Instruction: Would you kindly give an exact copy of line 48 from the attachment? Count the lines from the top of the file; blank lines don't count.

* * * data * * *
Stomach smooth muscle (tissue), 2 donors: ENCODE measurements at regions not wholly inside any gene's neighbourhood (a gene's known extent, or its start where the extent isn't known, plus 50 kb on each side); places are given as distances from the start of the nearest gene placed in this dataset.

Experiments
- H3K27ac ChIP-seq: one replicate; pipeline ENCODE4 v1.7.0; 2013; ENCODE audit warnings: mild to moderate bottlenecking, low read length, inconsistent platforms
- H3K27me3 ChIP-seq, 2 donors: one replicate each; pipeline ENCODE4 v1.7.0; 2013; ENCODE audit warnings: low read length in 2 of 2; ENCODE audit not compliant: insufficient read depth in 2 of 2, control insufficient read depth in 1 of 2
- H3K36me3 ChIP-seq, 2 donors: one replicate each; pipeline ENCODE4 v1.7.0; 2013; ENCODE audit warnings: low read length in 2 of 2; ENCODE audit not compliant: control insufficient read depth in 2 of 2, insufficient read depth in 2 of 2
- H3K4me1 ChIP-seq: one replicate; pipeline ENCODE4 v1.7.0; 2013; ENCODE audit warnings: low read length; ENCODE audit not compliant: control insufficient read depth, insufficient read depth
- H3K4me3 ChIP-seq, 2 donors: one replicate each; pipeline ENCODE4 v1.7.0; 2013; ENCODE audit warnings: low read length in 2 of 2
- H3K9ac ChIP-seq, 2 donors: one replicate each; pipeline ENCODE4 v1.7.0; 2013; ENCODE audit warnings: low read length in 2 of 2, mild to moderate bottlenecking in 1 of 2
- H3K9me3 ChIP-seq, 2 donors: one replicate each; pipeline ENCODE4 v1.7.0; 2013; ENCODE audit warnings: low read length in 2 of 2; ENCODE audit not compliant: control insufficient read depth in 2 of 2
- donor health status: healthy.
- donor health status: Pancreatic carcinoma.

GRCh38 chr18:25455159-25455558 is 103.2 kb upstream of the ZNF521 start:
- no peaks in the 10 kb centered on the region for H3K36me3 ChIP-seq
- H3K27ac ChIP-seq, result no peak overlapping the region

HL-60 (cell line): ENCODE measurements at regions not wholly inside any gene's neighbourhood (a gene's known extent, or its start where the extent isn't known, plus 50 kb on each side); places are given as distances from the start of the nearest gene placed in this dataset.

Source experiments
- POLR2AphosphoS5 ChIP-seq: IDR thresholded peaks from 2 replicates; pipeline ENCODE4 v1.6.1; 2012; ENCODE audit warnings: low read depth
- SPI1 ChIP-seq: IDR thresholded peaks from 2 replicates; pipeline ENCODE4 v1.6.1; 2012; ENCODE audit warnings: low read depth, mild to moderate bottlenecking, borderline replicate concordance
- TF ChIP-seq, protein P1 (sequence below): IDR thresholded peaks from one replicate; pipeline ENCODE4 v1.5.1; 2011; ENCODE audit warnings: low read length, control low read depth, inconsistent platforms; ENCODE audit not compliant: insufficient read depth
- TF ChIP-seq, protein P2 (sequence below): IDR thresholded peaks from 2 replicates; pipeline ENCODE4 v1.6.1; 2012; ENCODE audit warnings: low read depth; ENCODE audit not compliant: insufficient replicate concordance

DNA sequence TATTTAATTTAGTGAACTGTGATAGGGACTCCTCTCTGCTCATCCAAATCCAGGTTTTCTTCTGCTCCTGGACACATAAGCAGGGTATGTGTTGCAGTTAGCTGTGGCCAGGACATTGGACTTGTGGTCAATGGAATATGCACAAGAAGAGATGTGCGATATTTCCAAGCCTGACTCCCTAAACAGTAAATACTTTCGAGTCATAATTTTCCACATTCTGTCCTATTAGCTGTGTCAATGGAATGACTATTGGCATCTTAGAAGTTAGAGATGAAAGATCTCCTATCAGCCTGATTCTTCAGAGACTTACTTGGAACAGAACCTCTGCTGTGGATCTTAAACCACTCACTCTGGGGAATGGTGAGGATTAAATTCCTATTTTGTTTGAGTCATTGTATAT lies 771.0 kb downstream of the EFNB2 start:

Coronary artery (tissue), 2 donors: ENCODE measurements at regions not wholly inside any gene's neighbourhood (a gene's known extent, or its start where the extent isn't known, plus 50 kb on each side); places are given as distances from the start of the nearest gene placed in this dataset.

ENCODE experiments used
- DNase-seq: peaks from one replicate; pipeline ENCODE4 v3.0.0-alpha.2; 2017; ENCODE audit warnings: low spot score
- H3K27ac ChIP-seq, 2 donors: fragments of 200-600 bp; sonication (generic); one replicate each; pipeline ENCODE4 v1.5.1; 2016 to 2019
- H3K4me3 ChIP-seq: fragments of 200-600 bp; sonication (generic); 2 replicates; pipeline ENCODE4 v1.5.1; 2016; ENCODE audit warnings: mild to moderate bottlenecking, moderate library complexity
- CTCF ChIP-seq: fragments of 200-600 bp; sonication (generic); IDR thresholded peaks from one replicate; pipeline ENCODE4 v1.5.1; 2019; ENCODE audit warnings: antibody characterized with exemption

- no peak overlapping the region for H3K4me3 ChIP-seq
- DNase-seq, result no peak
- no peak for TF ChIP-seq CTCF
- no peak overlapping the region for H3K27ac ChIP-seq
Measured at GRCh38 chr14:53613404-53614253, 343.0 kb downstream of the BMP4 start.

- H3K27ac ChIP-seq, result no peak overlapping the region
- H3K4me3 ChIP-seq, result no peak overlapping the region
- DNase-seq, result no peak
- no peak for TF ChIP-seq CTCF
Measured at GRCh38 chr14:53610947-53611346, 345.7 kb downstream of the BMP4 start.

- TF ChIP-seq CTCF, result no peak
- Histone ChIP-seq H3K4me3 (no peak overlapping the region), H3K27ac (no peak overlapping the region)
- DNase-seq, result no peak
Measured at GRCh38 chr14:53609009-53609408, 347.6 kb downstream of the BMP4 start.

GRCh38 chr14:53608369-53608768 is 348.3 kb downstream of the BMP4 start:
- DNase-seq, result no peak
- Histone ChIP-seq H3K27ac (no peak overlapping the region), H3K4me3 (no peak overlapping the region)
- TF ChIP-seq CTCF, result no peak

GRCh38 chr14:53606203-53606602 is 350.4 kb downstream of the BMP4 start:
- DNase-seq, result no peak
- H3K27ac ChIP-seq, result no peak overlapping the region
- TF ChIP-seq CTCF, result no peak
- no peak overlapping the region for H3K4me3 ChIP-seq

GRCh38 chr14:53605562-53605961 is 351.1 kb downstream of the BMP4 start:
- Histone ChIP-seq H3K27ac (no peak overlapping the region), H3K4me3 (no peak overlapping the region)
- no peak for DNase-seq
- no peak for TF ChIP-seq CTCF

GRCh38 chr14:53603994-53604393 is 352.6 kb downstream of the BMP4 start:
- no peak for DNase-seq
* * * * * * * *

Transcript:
- H3K27ac ChIP-seq, result no peak overlapping the region